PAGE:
Earlier this week, a cold front blew in. And along with it, a change in perspective.
I sat on my front porch and mentally ran through my to-do list. It was a sunny February afternoon, and we’d been enjoying a stretch of warmth in our Colorado winter. Today there was a chill in the air, that sense that tomorrow would bring snow and puffy coats and insulated boots. My friend pulled up to the house and hopped out for a walk.
After an exchange of genuine smiles and quick hugs, we set out at a brisk pace. As we pounded the pavement, our minds and topics jumped from kids to motherhood to meaningful work. Fortunate to live in a town with easy access to open space, we crossed a four-lane road to leave neighborhoods behind for nature.
We made our way up the steep path, our bodies and thoughts still focused on exercise and everyday life. With the crunch of gravel and dirt underfoot, our legs and lips slowed down and the dialogue shifted to empathy and resilience.
At the crest of the hill, a sudden gust of cold wind stopped us in our tracks. I paused and shook sharp rocks from my shoe. The gap between motion and conversation begin to fill with the rising crescendo of bird song. How had I not noticed it before?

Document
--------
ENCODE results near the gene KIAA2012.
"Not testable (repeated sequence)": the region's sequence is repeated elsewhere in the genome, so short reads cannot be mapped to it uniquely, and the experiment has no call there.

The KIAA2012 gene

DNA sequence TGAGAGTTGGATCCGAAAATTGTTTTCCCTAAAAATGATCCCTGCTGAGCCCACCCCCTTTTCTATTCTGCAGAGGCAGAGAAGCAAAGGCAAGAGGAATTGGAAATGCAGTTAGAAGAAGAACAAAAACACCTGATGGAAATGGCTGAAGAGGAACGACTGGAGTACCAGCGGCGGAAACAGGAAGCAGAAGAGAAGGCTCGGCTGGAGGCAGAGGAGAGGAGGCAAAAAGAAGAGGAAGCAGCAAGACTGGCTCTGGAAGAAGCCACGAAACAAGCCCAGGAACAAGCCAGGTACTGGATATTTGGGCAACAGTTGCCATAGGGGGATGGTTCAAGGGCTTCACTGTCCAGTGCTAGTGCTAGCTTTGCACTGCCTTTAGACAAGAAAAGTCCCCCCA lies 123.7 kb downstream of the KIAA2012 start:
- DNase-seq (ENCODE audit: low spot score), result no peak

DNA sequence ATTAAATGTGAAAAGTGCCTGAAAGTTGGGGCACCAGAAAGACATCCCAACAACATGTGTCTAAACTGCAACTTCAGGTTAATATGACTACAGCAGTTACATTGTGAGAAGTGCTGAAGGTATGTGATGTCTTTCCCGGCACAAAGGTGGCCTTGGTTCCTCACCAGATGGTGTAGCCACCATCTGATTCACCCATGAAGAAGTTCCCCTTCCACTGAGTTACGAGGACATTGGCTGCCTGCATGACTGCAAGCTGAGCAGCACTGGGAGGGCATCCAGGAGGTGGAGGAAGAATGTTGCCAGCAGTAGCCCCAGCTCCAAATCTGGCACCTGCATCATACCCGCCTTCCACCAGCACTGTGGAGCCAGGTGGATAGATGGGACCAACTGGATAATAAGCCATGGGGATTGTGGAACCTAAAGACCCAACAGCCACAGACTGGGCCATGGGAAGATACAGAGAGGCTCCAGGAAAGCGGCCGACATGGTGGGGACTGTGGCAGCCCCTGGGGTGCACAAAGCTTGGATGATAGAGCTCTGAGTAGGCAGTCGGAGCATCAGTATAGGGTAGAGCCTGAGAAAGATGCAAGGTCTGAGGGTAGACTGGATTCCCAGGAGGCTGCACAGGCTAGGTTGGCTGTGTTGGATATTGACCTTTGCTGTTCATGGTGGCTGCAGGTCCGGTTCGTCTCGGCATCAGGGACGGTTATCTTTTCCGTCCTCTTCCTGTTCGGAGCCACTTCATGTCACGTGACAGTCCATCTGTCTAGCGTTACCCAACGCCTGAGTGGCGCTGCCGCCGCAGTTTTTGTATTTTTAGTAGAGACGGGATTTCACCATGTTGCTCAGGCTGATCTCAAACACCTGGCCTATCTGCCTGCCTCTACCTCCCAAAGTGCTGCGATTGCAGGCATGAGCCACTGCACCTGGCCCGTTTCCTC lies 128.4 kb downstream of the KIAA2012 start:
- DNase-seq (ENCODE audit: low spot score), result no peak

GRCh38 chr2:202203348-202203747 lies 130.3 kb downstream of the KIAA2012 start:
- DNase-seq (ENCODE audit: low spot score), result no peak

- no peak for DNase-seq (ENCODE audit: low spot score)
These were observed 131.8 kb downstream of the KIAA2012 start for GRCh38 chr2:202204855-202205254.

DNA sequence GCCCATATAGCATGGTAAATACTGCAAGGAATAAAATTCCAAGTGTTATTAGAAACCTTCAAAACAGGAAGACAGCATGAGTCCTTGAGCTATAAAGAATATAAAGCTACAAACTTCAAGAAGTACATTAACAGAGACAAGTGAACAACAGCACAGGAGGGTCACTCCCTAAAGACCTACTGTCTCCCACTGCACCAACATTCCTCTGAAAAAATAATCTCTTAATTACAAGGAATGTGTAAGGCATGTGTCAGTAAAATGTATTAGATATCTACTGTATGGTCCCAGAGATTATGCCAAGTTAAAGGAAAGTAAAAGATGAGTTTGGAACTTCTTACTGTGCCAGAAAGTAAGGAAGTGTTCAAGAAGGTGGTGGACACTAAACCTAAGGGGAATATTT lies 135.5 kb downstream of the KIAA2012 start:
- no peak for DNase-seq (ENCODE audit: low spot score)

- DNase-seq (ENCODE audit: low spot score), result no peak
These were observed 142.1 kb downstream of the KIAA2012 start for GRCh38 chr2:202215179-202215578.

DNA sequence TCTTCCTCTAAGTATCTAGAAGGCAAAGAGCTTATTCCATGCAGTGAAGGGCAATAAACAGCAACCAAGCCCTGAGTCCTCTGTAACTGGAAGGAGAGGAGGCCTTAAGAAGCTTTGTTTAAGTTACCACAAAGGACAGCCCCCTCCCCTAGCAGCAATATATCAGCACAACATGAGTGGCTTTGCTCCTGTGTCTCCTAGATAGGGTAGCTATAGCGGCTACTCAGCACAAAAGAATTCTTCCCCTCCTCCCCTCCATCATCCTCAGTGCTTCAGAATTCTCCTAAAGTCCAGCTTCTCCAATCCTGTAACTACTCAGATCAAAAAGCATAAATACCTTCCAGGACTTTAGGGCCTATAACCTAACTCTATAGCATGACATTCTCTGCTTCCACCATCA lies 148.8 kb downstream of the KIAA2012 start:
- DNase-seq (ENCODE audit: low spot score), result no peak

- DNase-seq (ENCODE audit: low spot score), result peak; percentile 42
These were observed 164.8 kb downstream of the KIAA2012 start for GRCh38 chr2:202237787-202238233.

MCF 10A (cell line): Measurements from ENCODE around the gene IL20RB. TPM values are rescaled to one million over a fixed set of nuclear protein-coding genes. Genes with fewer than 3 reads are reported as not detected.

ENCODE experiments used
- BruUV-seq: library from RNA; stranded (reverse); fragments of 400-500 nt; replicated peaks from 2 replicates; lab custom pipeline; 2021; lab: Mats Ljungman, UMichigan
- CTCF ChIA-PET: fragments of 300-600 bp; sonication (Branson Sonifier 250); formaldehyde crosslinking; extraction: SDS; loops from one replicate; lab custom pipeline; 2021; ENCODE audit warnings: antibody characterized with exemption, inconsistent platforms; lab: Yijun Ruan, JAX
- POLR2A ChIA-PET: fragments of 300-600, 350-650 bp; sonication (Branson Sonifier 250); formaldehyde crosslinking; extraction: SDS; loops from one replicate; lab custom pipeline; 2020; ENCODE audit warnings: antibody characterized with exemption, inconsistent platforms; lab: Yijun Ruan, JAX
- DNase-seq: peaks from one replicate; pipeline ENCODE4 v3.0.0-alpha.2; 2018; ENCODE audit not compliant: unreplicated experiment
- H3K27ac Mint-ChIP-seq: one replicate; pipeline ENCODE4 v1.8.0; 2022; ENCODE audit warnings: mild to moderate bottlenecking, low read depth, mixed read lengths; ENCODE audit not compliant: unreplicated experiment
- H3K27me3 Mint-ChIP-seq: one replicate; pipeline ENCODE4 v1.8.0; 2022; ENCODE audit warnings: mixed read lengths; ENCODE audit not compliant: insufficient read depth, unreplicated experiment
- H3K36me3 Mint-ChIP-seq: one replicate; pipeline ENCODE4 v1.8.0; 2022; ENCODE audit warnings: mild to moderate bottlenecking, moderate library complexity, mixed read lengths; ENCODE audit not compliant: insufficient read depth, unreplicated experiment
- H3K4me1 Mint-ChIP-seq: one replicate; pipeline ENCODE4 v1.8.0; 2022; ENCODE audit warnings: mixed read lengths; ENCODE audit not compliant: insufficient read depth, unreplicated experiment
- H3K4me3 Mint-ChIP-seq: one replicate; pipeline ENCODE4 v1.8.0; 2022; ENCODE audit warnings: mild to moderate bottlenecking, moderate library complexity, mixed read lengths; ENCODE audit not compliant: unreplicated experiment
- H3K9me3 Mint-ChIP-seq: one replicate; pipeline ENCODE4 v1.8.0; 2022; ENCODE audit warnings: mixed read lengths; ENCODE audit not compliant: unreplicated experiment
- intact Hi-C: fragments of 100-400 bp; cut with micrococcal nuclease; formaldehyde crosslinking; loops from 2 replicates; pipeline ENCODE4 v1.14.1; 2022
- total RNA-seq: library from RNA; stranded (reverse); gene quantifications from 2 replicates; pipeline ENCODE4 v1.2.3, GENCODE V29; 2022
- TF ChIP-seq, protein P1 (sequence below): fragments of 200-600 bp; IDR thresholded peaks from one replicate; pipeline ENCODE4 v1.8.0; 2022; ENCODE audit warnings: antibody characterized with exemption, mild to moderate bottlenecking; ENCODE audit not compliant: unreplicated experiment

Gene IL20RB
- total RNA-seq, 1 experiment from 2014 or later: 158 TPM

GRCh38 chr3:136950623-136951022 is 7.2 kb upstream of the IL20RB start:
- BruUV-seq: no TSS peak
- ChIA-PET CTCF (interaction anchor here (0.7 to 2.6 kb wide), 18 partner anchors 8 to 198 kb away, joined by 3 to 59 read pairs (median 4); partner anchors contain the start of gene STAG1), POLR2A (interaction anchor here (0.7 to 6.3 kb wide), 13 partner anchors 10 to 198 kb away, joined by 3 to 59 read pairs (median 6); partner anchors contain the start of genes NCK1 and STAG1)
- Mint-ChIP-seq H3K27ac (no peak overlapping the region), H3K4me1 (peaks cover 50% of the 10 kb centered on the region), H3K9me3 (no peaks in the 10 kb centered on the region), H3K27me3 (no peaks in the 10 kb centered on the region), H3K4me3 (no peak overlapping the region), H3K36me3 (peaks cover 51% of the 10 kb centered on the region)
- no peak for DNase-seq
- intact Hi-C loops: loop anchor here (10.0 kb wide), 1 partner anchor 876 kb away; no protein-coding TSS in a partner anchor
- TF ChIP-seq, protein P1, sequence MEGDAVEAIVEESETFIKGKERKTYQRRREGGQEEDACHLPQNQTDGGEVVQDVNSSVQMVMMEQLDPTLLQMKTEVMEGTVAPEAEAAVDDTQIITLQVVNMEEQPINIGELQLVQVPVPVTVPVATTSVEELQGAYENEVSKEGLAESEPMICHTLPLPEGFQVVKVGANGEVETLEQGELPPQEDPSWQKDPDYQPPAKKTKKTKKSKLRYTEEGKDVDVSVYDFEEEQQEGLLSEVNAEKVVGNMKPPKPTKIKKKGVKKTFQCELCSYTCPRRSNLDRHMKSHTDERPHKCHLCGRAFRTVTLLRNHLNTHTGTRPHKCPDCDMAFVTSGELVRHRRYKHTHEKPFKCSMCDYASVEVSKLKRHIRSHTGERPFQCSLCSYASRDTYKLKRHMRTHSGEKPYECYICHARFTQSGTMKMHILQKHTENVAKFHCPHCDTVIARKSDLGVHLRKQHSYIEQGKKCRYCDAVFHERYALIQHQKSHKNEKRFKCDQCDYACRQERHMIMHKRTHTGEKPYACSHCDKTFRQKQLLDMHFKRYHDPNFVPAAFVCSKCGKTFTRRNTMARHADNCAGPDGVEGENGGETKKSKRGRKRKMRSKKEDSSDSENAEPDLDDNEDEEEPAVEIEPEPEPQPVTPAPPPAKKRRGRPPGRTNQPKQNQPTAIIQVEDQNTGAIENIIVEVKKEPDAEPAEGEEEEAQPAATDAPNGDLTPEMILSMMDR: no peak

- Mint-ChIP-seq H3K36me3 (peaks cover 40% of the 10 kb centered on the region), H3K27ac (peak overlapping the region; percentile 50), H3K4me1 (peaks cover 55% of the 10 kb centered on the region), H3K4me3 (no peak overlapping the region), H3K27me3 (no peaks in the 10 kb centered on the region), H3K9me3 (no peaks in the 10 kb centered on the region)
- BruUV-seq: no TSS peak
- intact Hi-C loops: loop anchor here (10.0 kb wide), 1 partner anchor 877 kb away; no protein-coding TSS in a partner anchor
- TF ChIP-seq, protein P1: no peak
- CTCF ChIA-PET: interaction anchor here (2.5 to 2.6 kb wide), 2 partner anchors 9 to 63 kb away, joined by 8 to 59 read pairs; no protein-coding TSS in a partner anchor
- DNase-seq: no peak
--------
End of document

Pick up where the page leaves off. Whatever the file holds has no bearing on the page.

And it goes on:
My friend and I stood silent, side by side. Perched on high ground, we gazed out over the valley of native brush and grasses. Felt the crisp air meet the skin on our faces and hands. Listened to hundreds of feathered beings belt out in joyful chorus. Awe swept through me. In a moment, my mind, body, and day transformed for the better.
Awe is a powerful resource for personal change and growth. And it isn’t only experienced in dramatic events…it can be part of daily life.
New research suggests that being in touch with awe has tremendous benefits for our health and wellbeing. It calms down our nervous systems and releases oxytocin, the “love” hormone that promotes trust and bonding. It reduces inflammation and makes us stronger.
Psychologist Dacher Keltner describes awe as “the feeling of being in the presence of something vast that transcends your understanding of the world.”
In his book Awe: The New Science of Everyday Wonder and How It Can Transform Your Life, he writes that awe is essential to our wellbeing just like joy, contentment, and love. In his research, he found that awe activates the vagus nerve—the main component of our “rest and digest” parasympathetic nervous system—to improve digestion, slow our heart rate, deepen breathing, and support healing. Awe also has mental health benefits—it quiets negative self-talk, gets us out of our own heads, and gives us perspective of our place in the greater context of our communities and world.
Try an Awe Walk this week for a dose of happiness, hope, and healing. Head outside—even for 10 or 15 minutes—and look at the world around you through fresh, childlike eyes (a.k.a., what Buddhists call “beginners mind”). Consciously watch for small wonders in details, moments, and vistas. Notice the power of awe permeating your mind, body, heart, and life.